Master Gardeners and TreeStewards Work Together at Shade Garden

by Dina Lehmann-Kim, Master Gardener

Hugh Robinson and Mary Frase pruning the Shade Garden’s redbud tree.

Hugh Robinson and Mary Frase pruning the Shade Garden’s redbud tree.

On Thursday, June 2, 2016, a productive collaboration took place at the Shade Garden – a work party between Master Gardeners and the TreeStewards of Arlington/Alexandria. Two of the Shade Garden coordinators, Karen Smith and Carolyn Vincent, were on hand to welcome the TreeStewards and coordinate the work effort. This event grew out of a chance encounter between the Shade Garden coordinators and Jo Allen, a TreeSteward who had been planting native trees nearby on a Shade Garden work party day. Both organizations are part of Virginia Cooperative Extension, and have common missions and complementary skills, so the collaboration was a natural fit. With the help of the TreeStewards, Master Gardener interns and volunteers, as well as Kirsten Buhls, the Agriculture and Natural Resources Extension Agent for Arlington/Alexandria, and Paula Kaufman, the Master Gardener Program Coordinator, a lot was accomplished.

Women holding rope

Extension Agent Kristen Buhls, MG Program Coordinator Paula Kauffmann, and MG Kate Donohue removing a wild grape vine.

The work party with the TreeStewards began with a lesson on tree pruning techniques. Because trees are actively growing during this time of year, pruning was limited to removing crossing branches, dead or broken branches, and cutting back suckers and water sprouts (these are branches that grow from an adventitious bud at the base of a tree). The TreeStewards, led by Hugh Robinson, demonstrated proper pruning techniques, primarily using the garden’s centrally-located native redbud (Cercis canadensis) tree. Hugh noted to the Master Gardeners that dieback on the underside of a redbud is normal because of the heavy shade created by the dense foliage from the branches above.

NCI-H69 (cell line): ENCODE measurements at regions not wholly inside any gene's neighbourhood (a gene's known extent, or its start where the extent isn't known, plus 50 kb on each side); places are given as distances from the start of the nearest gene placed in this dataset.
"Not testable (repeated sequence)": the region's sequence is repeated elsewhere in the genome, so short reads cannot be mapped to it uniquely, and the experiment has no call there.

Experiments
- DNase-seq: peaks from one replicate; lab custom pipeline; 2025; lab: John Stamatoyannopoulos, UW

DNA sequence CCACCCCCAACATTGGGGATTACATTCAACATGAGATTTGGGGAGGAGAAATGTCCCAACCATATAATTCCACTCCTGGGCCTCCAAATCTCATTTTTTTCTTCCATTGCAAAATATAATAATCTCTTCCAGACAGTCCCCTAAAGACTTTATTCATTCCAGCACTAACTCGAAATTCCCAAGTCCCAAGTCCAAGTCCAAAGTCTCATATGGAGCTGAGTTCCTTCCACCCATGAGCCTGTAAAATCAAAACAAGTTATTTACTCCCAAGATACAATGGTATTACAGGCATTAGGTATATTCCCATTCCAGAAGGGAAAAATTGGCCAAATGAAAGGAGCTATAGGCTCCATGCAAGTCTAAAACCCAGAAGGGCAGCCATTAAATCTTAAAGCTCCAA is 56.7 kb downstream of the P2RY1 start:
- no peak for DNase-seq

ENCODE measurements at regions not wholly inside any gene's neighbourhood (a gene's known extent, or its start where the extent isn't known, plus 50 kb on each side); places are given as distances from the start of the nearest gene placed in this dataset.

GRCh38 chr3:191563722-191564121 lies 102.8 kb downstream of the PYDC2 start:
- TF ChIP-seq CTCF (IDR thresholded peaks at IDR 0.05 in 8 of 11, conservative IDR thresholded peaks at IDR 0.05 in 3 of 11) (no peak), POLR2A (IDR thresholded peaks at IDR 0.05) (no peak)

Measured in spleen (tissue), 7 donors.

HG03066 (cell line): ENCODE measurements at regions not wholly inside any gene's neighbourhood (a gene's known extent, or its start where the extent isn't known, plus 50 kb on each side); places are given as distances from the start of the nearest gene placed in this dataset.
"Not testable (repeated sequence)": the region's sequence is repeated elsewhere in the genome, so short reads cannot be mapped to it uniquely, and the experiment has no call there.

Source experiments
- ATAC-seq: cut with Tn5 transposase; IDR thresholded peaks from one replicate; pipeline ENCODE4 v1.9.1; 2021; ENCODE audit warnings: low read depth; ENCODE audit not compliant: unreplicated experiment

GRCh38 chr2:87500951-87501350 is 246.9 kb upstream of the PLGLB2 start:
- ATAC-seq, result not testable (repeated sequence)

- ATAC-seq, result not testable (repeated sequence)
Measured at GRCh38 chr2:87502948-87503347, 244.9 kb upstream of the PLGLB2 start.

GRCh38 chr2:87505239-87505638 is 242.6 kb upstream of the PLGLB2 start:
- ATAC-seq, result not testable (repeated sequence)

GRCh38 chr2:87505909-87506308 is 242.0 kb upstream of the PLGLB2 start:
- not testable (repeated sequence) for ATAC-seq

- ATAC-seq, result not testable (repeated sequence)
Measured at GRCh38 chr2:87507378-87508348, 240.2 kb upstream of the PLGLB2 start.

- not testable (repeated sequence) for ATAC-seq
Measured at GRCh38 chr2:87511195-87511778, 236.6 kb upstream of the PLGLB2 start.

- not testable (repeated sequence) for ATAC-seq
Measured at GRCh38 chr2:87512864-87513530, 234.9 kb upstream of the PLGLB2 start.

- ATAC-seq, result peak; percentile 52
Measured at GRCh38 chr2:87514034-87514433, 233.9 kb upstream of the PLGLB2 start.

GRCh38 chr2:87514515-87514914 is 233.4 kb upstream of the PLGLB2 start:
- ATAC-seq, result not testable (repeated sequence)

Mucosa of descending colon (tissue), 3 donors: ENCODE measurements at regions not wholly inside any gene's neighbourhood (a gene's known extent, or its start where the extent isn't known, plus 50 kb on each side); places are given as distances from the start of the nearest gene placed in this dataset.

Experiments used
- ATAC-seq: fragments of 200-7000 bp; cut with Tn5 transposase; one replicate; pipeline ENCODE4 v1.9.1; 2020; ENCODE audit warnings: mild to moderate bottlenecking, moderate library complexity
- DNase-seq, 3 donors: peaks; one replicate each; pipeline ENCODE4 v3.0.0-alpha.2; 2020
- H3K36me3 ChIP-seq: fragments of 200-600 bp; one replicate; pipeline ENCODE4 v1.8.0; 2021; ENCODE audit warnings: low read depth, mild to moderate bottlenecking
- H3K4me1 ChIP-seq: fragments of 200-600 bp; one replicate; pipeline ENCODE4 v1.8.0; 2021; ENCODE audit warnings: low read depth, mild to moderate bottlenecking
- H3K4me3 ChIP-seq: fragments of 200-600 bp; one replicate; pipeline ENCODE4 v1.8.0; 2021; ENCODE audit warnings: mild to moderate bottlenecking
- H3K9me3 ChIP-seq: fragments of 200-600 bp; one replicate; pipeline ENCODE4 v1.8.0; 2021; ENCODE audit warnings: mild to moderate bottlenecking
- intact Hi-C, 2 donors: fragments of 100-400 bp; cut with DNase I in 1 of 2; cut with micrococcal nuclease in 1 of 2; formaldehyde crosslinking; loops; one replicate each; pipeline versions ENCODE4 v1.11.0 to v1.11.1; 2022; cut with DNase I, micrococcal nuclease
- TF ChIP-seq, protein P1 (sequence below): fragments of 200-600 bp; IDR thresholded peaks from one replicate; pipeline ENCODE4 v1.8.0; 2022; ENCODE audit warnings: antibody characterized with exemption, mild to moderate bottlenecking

Generally, tree pruning should occur in late winter (the late dormant season) just before new spring growth begins. The short window between late winter and spring means that there will be less time for pruning wounds to be exposed to potential disease. It is also easier to prune deciduous trees in winter since the leaves won’t block the overall view of a tree’s form making it easier to make cuts to create the desired shape. Please see this guide from the Arbor Day Foundation for more information on annual pruning from a tree’s initial planting to maturity.

English ivy (Hedera helix)

English ivy (Hedera helix)

As part of their mission of caring for street, school and park trees, TreeStewards remove invasive vines that are damaging the health of trees. Invasive vines such as the commonly seen English ivy, can spread vegetatively along the ground and grow upwards along tree trunks. If left unattended, the vines can wrap themselves around tree limbs, eventually suffocating and killing their host. (See image above of wild grape-vine removal). When English ivy grows vertically, it produces berries that are eaten by birds with resulting seed dissemination. For more information about English Ivy and how to control it, please visit: Invasive, Exotic Plants of the Southeast: English Ivy.

The Shade Garden’s centrally-located native redbud (Cercis canadensis) tree.

The Shade Garden’s centrally-located native redbud (Cercis canadensis) tree.

By the end of the work party, the garden’s redbud was beautifully sculpted and many of the invasive vines were successfully removed.

 

 

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